No Man’s Wild?
Xenoblade Chronicles X was always going to be a niche thing. It’s a moderately complex anime-ish JRPG that plays like an MMO and it’s exclusive to the Wii U. It’s not unpopular, but it’s something that was inevitably going to be overlooked by some. I want to argue its case because it offers a few elements that the public have expressed a real hunger for lately. I’m getting this impression from the recent hype surrounding two games: the already released universal exploration game No Man’s Sky, and the next 3D entry in the Legend of Zelda series, Breath of the Wild. If you are or were excited about either of those games then I think that XCX could have something you want, but maybe not exactly how you want it.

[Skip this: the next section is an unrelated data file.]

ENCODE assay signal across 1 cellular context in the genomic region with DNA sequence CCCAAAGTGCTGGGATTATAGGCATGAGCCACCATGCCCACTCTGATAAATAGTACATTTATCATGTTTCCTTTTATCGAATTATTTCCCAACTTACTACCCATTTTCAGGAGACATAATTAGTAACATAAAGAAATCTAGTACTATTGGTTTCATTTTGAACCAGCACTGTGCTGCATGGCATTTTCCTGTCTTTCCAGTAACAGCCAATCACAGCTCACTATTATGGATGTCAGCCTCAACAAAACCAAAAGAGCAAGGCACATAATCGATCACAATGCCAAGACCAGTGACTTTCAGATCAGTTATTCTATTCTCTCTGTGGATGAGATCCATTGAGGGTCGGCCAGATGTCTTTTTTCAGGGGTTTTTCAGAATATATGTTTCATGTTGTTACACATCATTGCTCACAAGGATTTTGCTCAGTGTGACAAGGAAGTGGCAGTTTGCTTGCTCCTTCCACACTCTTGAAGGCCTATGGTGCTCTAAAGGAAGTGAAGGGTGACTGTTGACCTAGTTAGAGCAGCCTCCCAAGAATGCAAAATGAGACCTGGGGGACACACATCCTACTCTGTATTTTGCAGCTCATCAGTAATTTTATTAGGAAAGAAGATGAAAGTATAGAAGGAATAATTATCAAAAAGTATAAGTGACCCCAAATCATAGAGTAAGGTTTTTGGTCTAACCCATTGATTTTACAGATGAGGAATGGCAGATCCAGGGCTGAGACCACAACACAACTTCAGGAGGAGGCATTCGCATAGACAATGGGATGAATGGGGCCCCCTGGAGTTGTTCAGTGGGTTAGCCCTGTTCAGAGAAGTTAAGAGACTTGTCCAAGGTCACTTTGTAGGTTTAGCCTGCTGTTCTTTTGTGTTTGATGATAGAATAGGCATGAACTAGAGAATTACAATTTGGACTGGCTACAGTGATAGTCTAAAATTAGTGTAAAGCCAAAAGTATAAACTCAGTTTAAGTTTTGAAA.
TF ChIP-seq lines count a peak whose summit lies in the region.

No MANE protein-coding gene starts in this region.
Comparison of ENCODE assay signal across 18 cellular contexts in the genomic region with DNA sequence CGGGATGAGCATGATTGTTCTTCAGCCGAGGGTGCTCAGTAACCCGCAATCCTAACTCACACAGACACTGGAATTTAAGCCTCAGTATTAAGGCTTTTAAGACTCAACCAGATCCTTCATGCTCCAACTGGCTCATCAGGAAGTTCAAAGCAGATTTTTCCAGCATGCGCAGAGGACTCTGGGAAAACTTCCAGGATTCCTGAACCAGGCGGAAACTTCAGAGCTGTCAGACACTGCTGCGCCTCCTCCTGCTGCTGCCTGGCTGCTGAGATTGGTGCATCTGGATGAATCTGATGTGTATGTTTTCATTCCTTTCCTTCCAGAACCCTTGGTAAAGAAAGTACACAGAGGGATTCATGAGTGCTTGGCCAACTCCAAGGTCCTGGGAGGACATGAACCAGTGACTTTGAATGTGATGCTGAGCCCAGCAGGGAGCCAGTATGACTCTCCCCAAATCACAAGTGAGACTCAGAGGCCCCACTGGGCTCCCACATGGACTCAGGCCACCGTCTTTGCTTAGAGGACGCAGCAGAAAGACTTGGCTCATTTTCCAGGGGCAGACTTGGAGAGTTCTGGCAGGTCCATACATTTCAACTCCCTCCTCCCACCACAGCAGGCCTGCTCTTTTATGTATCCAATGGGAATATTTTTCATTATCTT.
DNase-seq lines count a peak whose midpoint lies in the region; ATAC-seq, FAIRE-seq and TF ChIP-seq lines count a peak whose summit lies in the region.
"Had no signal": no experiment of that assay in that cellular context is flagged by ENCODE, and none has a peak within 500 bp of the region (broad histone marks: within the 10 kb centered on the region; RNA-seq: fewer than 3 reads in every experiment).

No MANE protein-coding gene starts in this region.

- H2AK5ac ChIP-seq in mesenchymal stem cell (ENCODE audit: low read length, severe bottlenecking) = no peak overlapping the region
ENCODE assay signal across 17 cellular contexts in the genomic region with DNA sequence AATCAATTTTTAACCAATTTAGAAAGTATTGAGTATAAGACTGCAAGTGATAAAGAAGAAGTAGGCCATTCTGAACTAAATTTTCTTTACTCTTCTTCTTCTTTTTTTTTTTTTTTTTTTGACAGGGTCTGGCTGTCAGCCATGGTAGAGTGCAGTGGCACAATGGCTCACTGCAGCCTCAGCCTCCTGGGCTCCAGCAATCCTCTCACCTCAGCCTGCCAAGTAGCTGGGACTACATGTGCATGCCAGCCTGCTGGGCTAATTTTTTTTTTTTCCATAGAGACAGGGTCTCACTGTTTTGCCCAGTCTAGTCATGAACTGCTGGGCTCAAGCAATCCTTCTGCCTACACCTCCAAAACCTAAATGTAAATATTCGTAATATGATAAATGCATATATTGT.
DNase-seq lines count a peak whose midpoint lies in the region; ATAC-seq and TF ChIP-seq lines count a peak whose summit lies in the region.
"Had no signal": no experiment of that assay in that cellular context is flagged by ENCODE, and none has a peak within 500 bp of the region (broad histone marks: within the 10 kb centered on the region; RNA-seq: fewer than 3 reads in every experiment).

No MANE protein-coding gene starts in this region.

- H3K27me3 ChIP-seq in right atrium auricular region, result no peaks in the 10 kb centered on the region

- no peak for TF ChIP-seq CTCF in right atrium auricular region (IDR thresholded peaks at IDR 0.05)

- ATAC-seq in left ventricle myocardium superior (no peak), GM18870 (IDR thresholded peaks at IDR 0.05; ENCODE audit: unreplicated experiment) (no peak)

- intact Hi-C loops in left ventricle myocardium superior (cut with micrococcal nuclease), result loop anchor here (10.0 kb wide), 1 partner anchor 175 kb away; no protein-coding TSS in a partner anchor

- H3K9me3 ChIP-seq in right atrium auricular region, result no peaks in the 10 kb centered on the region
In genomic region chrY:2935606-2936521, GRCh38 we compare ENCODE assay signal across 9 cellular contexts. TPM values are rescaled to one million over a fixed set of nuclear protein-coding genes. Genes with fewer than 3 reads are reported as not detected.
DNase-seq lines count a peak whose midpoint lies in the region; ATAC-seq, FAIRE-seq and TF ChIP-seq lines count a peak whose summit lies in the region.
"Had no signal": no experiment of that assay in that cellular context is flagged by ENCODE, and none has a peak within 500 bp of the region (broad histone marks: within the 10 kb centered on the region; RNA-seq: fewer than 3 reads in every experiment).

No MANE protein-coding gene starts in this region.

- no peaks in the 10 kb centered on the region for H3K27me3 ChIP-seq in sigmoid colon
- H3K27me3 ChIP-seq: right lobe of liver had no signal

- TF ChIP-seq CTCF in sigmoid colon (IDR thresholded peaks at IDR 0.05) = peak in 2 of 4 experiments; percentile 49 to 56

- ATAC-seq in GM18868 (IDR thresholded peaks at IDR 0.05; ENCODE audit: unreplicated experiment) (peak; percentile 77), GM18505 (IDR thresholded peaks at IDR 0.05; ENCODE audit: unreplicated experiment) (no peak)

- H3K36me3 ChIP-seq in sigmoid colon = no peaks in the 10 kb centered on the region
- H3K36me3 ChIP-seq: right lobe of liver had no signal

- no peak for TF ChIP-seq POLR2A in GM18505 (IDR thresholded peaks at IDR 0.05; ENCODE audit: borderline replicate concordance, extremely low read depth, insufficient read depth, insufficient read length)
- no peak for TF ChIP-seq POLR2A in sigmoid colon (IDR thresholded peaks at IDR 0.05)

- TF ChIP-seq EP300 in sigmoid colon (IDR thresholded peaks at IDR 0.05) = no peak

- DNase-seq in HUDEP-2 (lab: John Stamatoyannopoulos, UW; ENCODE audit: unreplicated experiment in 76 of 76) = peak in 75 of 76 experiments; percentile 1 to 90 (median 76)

This game lays down the sci-fi JRPG clichés thick and fast. Two years ago the Earth was destroyed in the crossfire of two warring alien factions. In an almost entirely-abortive attempt to save the human race, colossal space-lifeboats full of survivors were launched amidst the chaos to search for another habitable planet, and at least one of those ships made it safely out of the warzone. Basically, Phantasy Star Online with more immediate stakes. You create your guy, then immediately you’re cast as an amnesiac survivor of one of those ships after it crash lands on an alien world. The first character you meet is Elma, a Blade, XCX’s official title for the organisation of pioneer soldiers that typically become rather necessary in these sorts of circumstances. Elma liberates you from a stasis pod and then shows you the basics of combat while guiding you back to New Los Angeles, the makeshift city erected in the crash site of that one surviving ship, now the last (known) civilisation of humankind. You meet some more characters, sign up to join the Blades, and the world is your playground. Run fast, jump far, climb high, form parties, do story missions, do sidequests, gather items, trade and craft weapons and armour, hunt monsters, level up, grind. You know. Videogame stuff.